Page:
This comment was written by HAVC 135B on 2 Sep 2016.
HAVC 135B : German Art 1905-1945Main MenuHAVC 135B: German Art, 1905-1945This is the course website for HAVC 135B, Summer Session 2 at the University of California - Santa CruzCourse DescriptionThis is a short blurb about the course.Course BasicsUnit One: "German" Art or Art of the World?In this unit, we will examine the art, culture, and aesthetic philosophy of Germany's 19th century.Unit Two: Spirit, Material, Revolution, and DiscontentUnit Three: Total Control: Art and Culture in Nazi GermanyUnit Four: Cold War Premises: Rebuilding Two GermanysSara Blaylock, UC Santa Cruz90c69acc85f129272be0130feae47fb850768599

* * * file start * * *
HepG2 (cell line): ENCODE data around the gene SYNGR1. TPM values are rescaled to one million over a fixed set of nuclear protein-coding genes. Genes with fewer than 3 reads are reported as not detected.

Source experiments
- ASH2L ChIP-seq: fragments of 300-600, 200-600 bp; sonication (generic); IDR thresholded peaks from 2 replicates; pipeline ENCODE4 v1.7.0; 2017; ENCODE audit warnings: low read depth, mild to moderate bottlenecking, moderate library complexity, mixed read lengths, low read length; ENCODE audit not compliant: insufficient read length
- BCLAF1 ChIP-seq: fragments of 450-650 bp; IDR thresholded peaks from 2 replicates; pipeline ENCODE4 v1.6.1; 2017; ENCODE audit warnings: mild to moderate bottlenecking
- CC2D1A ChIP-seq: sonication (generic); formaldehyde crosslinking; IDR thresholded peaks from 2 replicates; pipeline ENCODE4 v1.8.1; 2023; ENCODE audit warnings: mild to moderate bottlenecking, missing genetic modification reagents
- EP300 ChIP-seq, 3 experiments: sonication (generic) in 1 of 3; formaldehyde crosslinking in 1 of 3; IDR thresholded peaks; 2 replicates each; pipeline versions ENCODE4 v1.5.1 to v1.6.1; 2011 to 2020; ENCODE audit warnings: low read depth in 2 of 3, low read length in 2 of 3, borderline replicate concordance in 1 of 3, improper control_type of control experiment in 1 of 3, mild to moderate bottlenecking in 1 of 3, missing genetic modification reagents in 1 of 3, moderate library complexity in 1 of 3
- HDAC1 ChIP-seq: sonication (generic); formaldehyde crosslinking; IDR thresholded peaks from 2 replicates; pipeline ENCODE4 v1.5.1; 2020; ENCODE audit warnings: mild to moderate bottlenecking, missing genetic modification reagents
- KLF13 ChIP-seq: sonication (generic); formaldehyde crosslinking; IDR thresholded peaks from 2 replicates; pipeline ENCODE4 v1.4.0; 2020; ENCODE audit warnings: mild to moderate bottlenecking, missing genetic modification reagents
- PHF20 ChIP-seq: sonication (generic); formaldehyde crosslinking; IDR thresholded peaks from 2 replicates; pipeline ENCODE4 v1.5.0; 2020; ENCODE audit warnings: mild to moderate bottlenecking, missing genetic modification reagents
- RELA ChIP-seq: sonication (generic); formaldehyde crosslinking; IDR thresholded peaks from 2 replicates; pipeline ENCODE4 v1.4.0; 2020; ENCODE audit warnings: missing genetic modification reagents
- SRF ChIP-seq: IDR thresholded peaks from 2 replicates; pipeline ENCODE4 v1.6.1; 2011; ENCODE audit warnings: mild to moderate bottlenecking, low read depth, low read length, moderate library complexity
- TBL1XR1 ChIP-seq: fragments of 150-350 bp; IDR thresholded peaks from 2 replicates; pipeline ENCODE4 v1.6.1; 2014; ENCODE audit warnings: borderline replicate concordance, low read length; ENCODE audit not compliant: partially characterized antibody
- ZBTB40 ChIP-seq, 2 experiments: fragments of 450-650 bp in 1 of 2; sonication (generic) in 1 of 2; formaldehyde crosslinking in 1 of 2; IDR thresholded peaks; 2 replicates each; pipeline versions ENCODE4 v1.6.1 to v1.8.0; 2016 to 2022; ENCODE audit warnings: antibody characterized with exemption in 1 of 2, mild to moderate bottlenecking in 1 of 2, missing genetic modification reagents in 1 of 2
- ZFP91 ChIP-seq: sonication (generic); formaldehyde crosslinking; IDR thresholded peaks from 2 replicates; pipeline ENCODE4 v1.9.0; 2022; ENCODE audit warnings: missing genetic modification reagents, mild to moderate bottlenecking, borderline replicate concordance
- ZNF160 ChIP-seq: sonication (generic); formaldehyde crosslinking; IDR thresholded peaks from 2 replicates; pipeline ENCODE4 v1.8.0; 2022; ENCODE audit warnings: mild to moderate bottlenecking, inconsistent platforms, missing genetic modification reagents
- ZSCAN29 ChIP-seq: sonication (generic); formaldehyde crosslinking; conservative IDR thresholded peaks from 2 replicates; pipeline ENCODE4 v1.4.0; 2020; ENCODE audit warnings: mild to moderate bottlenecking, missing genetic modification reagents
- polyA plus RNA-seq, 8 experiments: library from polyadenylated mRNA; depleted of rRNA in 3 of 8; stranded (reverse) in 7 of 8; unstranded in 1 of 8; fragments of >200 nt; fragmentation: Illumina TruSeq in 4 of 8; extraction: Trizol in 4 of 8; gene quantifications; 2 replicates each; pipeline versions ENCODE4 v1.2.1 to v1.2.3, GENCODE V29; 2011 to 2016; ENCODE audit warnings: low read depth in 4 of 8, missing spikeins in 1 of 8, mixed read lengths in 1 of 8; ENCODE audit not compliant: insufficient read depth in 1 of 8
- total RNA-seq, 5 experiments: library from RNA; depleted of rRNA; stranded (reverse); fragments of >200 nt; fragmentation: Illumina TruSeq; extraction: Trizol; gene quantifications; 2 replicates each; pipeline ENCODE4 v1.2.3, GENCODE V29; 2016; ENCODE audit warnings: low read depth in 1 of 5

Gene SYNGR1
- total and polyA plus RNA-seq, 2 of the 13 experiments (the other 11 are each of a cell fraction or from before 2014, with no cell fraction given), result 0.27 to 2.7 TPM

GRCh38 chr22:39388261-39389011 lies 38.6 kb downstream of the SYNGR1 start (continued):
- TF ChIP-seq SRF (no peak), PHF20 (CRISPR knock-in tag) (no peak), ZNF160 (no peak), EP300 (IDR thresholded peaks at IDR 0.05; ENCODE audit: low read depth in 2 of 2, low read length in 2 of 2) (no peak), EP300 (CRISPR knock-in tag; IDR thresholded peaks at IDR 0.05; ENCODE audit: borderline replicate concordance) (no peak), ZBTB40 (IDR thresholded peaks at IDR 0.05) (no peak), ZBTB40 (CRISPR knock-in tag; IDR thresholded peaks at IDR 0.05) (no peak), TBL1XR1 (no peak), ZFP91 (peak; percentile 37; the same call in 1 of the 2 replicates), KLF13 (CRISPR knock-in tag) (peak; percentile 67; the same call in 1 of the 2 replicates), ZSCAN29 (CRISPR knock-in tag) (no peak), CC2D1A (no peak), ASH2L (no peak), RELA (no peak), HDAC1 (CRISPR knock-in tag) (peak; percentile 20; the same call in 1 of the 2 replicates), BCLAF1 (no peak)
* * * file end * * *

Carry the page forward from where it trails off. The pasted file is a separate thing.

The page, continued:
Is it possible to divorce form from content? What about in politically volatile circumstances? In other words, can a Nazi-era cultural artifact be interpreted purely for its aesthetics? Why or why not?
12016-08-23T20:55:40-07:00HAVC 135B48dc63e105cb9494c4b97f5905d76e011b4b6a55101363plain2016-09-02T02:02:55-07:00Sara Blaylock, UC Santa Cruz90c69acc85f129272be0130feae47fb850768599I feel that form and and content is a cohesive whole; in other words, content could be reflected from the form. The film "Triumph of the Will" is just a case in point. By depicting the dominating role and leadership of Hitler, the historical culture can be presented in a obvious way. Also, a Nazi-era cultural artifact cannot be interpreted purely for its aesthetics because it authentically covers a lot of aspects with the filmic technique-camera angles, including the historical affairs, Germany's unification and solidarity.